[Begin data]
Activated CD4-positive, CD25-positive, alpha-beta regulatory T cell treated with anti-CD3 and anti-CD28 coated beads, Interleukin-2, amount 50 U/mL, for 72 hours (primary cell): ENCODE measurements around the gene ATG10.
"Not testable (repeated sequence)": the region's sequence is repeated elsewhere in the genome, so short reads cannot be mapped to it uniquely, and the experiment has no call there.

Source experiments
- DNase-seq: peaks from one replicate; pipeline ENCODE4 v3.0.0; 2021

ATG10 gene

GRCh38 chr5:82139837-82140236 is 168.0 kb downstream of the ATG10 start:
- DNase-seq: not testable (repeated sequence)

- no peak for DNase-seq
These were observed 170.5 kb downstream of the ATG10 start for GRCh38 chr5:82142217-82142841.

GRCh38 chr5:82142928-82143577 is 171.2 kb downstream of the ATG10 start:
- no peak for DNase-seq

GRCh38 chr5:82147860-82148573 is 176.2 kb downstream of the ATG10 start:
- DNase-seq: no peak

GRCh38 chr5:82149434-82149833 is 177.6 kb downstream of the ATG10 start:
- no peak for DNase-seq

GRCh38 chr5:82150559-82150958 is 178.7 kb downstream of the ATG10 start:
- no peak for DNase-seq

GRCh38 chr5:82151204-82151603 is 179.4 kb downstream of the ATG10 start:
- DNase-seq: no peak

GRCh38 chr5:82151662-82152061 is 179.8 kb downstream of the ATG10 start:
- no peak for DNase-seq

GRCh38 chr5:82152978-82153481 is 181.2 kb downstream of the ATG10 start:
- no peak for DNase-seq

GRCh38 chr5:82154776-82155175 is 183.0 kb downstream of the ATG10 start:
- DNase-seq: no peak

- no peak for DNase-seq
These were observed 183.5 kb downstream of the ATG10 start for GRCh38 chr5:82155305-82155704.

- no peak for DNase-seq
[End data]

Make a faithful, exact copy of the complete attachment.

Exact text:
Activated CD4-positive, CD25-positive, alpha-beta regulatory T cell treated with anti-CD3 and anti-CD28 coated beads, Interleukin-2, amount 50 U/mL, for 72 hours (primary cell): ENCODE measurements around the gene ATG10.
"Not testable (repeated sequence)": the region's sequence is repeated elsewhere in the genome, so short reads cannot be mapped to it uniquely, and the experiment has no call there.

Source experiments
- DNase-seq: peaks from one replicate; pipeline ENCODE4 v3.0.0; 2021

ATG10 gene

GRCh38 chr5:82139837-82140236 is 168.0 kb downstream of the ATG10 start:
- DNase-seq: not testable (repeated sequence)

- no peak for DNase-seq
These were observed 170.5 kb downstream of the ATG10 start for GRCh38 chr5:82142217-82142841.

GRCh38 chr5:82142928-82143577 is 171.2 kb downstream of the ATG10 start:
- no peak for DNase-seq

GRCh38 chr5:82147860-82148573 is 176.2 kb downstream of the ATG10 start:
- DNase-seq: no peak

GRCh38 chr5:82149434-82149833 is 177.6 kb downstream of the ATG10 start:
- no peak for DNase-seq

GRCh38 chr5:82150559-82150958 is 178.7 kb downstream of the ATG10 start:
- no peak for DNase-seq

GRCh38 chr5:82151204-82151603 is 179.4 kb downstream of the ATG10 start:
- DNase-seq: no peak

GRCh38 chr5:82151662-82152061 is 179.8 kb downstream of the ATG10 start:
- no peak for DNase-seq

GRCh38 chr5:82152978-82153481 is 181.2 kb downstream of the ATG10 start:
- no peak for DNase-seq

GRCh38 chr5:82154776-82155175 is 183.0 kb downstream of the ATG10 start:
- DNase-seq: no peak

- no peak for DNase-seq
These were observed 183.5 kb downstream of the ATG10 start for GRCh38 chr5:82155305-82155704.

- no peak for DNase-seq